Inspired by Eliot Coleman’s Winter Harvest, we built our first hoop house in December 2009. We got it in place right in time for the first winter storm. It was made of pvc pipes and 6 mil landscape plastic. The only “specialized” thing about it was the clamps we used to clip the plastic to the pipes. It cost $250, tops.
It gave us a pretty good Winter and early Fall harvest, but it was not hassle free. It simply wasn’t strong enough. Snow load was a problem, which we addressed with a small modification (version 2.0), and lots of timely shoveling. Then the winds came, and we had a couple of close calls for a more drastic redesign. A couple of days before we planned to dismantle the by now tattered thing, it actually did blow away!
Seeing the possibilities of a hoop house in Summer (warming and protecting hot-weather crops such as tomatoes, eggplants and peppers) and in Winter (very early harvests of mache, spinach, brassicas, among others, and overwintering biennials for seed saving), we decided to put some more time and money into it. We reused almost all of the pvc pipe “ribs” and their connectors, and are reusing the plastic until a new one comes. All the new costs went into wood and metal hardware (connectors, screws, etc.).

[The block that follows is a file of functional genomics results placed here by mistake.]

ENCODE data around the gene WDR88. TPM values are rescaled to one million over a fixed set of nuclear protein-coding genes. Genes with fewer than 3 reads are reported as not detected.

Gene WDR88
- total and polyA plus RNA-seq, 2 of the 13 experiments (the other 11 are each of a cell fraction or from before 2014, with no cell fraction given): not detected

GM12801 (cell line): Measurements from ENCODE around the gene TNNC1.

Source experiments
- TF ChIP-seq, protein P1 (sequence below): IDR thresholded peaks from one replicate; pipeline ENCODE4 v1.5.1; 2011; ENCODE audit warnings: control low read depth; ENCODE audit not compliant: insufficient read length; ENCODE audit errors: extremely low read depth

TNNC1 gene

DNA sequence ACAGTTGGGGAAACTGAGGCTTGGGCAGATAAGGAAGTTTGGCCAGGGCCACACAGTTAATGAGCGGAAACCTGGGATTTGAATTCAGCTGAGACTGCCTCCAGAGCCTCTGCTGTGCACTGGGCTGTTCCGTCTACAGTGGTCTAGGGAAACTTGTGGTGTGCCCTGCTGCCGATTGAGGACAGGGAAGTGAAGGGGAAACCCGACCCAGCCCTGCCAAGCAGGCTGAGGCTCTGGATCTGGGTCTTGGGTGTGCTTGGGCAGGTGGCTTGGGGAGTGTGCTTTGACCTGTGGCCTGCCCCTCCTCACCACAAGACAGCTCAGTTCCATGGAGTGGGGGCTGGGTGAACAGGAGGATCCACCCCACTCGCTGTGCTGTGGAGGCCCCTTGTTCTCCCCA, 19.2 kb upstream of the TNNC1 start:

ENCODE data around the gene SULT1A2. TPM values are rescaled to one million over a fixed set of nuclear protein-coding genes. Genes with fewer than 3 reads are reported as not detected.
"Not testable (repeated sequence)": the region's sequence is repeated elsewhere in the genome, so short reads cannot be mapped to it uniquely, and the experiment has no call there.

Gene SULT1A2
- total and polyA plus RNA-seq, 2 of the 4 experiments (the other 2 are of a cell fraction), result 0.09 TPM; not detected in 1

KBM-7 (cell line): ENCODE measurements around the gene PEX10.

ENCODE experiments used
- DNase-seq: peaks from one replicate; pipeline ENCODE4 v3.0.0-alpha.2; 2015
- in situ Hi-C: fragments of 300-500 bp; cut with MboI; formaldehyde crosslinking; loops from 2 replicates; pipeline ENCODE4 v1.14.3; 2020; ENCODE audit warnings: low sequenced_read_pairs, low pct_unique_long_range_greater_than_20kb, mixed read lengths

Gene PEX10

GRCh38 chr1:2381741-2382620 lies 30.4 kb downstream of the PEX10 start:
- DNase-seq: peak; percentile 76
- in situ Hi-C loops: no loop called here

The main improvements are in the wooden baseboard and the wooden end walls. These will prevent any snow from accumulating along the bottom and stressing the pvc pipes (breaking the connectors on top, as happened before). And obviously they will prevent the whole thing from flying off again.
Our new design was inspired by this one. Our improvement upon that model is that ours is movable, in that the modules of the structure are all detachable and that the plastic is clipped (not stapled) to the structure and can be easily unclasped.
We started by making a box out of four 2x10x12 and two 2x10x8 spruce boards. It encompasses 4 beds in each of the three positions it will take in our garden (it’s still a movable hoop house, for crop rotation). This makes it 20′ x 12′.
Since there was no way we could transport two 20′ boards, we attached a 12 footer to an 8 footer with ties and stud shoes, like so:
At the corners we used these Simpson rigid corner ties. All these connectors are readily available in the big box stores.
We screwed these corner connectors to the end wall baseboard (the 12 footer) only. The idea is to be able to take the whole thing apart easily, so we want to parts not to be attached. If attachment is necessary, we used bolts, for having to unscrew screws each time we move it would ruin the threads in no time and force us to replace boards too often.